Panel discussion at SFU on Red Skin/White Masks: Rejecting the Colonial Politics of Recognition

Panel Discussion at SFU on Red Skin/White Masks: Rejecting the Colonial Politics of Recognition

Glen Coulthard, a Yellowknives Dene activist, UBC First Nations Studies and political science professor, released a provocative and important new book from University of Minnesota Press in August 2014, titled Red Skin/White Masks: Rejecting the Colonial Politics of Recognition. Coulthard is a regular speaker at activist rallies and has written a number of articles related to the Idle No More movement, oil sands pipelines and other resource development on Indigenous lands. The book will be the subject of a panel discussion at SFU Vancouver on October 22nd.

Where much of contemporary mainstream media focus on recognition and reconciliation as a method of reconfiguring the relationship between Indigenous peoples and Canada, Coulthard argues that recognition primarily serves the interests of settler-colonial power. For him, processes of recognition and cultural accommodation are not only inadequate instruments to address the justice demands of First Nations but are now a central means through which colonial dispossession is reproduced. From the official apology from the Government of Canada, to reconciliation ceremonies of the past few years, to the modern day land claims process, Coulthard argues that the politics of recognition too often serve the interests of colonialism and has very little to do with addressing justice in either the historical or contemporary sense.

In exploring the work of Indigenous resistance movements like Red Power and Idle No More, Coulthard highlights the new possibilities of authentic decolonization. By bringing Frantz Fanon’s important work to shed light on settler-colonization and Indigenous resistance, this book will surely be talked about for many years to come and will inform Indigenous organizing and relations to the state, both theoretically and practically.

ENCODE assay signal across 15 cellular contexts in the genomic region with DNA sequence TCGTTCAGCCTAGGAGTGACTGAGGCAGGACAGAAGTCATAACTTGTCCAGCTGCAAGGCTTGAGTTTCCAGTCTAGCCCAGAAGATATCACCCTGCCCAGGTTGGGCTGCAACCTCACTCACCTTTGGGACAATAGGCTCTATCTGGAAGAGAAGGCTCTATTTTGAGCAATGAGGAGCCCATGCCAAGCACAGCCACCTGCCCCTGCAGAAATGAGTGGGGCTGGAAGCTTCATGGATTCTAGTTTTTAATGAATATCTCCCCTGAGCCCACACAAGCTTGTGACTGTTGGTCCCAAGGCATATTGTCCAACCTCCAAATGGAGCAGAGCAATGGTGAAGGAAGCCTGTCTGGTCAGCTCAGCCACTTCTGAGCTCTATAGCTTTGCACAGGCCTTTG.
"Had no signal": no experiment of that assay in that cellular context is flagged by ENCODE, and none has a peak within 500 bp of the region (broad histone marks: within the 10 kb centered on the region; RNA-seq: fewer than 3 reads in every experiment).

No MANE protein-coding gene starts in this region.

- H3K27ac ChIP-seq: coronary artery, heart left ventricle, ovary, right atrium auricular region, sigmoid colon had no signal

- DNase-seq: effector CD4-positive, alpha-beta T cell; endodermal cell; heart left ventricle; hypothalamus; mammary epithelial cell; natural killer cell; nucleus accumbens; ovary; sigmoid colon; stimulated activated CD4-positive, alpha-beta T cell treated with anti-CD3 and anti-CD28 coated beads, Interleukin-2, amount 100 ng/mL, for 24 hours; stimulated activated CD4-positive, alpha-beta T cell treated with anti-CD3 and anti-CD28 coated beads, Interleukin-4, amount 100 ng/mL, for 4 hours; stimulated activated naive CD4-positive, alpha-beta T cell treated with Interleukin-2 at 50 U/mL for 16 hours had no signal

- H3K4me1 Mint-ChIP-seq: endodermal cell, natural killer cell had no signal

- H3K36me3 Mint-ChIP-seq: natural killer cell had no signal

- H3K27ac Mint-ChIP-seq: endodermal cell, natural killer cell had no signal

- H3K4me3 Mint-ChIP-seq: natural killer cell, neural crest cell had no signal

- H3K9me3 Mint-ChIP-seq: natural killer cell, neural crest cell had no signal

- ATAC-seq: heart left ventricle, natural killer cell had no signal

The book is a timely intervention as political conflicts over land use and state policies regarding Indigenous peoples continue to be marked by asymmetrical and one-sided approaches.

 You can watch some of Coulthard’s previous public talks here:

 Joining the panel to discuss Red Skin/White Masks will be:

 Rita Kaur Dhamoon, an Assistant Professor in Political Science, at the

University of Victoria, the territory of the Lekwungen peoples, Canada. Hernresearch interests broadly focus on the politics of difference, including multiculturalism and nation-building, securitization and race, settler colonialism, gender and feminist politics, intersectionality, critical race and anti-colonial politics, relations between people of colour and Indigenous peoples, and Sikhs and the problem with inclusion. 

Sarah Hunt(PhD), a writer, educator and activist currently based in Lkwungen Territories (Victoria, BC) and is of Kwagiulth (Kwakwaka’wakw), Ukrainian and English ancestry. She has more than 15 years’ experience doing community-based work on issues of justice, education and cultural revitalization in rural and urban Indigenous communities across BC. Most recently, Sarah’s research investigated the relationship between law and violence in ongoing neocolonial relations in BC, asking how violence gains visibility through Indigenous and Canadian socio-legal discourse and action. Her research is particularly concerned with revitalizing Indigenous law and Indigenous territorial relations through local level anti-violence initiatives. 

Jarrett Martineau, a Cree/Dene digital media producer, hip hop artist, and academic from Frog Lake First Nation in Alberta. He is a PhD candidate in Indigenous Governance at the University of Victoria. Jarrett has worked at the intersection of art, media, and activism for many years, and his research examines the role of art and creativity in advancing Indigenous nationhood and decolonization. 

 Matt Hern, an activist and scholar whose articles and books have been published on all six continents and translated into ten languages. He teaches at a variety of universities, lectures globally, and continues to organize in Vancouver.

 Details for the panel discussion can be found at the SFU event website. 

 

 

 

 

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